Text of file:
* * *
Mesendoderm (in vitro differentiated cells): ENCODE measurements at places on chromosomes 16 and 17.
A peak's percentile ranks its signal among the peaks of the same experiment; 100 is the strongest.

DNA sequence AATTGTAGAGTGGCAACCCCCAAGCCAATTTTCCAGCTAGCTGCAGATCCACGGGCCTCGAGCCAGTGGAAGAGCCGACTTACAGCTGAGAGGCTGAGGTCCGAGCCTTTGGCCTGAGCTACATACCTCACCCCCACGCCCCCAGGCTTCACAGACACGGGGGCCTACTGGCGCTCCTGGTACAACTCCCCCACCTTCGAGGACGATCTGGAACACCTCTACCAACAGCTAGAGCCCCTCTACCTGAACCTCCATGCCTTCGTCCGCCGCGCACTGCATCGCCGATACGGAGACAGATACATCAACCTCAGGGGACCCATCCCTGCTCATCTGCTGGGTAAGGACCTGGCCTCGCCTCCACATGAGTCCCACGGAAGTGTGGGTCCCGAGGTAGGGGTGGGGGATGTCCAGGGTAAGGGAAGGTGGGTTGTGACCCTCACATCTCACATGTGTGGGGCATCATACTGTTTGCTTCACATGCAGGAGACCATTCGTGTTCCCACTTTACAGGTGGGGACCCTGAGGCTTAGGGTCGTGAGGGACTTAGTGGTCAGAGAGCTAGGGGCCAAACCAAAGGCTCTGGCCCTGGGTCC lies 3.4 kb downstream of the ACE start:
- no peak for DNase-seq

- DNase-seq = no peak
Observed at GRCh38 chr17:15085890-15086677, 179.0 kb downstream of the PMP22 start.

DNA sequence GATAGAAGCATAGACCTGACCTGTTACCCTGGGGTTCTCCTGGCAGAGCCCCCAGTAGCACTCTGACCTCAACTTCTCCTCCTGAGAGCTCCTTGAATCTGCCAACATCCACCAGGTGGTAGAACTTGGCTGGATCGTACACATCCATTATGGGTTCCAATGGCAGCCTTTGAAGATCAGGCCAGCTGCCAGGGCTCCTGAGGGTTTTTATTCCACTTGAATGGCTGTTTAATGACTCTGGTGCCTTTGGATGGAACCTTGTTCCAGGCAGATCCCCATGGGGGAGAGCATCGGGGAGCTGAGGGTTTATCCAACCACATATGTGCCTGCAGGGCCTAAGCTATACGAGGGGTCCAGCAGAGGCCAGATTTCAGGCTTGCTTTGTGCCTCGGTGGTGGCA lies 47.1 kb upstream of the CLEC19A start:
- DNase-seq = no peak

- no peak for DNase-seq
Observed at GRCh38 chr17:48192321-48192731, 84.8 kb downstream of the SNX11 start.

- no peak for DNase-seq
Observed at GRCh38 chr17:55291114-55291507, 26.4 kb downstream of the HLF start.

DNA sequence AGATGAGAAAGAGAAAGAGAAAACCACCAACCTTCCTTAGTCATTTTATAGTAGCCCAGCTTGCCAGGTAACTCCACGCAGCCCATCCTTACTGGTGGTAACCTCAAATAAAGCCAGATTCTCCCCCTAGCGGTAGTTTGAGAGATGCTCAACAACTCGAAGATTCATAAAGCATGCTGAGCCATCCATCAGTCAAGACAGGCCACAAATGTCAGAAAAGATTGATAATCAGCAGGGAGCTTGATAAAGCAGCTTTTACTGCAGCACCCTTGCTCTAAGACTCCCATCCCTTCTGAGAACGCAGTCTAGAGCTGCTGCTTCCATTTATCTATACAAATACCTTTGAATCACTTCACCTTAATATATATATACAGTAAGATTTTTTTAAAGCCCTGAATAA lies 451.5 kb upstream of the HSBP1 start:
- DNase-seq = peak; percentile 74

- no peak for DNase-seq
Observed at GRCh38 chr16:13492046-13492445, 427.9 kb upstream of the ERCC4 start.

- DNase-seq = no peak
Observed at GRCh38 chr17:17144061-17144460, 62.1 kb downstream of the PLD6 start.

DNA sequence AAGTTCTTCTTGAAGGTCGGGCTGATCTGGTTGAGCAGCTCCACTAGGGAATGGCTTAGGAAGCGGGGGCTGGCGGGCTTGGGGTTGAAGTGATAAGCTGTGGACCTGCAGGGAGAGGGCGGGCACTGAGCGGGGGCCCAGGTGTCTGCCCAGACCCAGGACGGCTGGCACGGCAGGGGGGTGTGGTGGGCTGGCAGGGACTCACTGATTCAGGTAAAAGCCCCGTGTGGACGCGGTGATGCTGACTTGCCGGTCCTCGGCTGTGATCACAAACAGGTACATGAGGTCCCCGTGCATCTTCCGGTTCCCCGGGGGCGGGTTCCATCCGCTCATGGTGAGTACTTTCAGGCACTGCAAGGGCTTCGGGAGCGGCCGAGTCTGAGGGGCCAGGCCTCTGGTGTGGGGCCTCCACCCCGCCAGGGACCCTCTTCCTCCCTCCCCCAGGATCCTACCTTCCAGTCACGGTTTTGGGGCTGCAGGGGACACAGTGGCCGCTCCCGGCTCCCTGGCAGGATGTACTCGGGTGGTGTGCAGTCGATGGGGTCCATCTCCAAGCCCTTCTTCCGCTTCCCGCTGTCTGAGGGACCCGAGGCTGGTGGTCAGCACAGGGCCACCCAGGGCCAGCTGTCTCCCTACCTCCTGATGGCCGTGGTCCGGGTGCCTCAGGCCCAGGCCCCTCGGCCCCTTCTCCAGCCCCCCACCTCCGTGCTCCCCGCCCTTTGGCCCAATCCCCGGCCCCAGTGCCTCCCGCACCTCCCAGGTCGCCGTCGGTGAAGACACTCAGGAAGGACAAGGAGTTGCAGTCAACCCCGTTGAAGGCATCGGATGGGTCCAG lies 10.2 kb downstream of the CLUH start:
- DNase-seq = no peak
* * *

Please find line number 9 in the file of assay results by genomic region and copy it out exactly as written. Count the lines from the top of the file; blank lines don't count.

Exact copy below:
- no peak for DNase-seq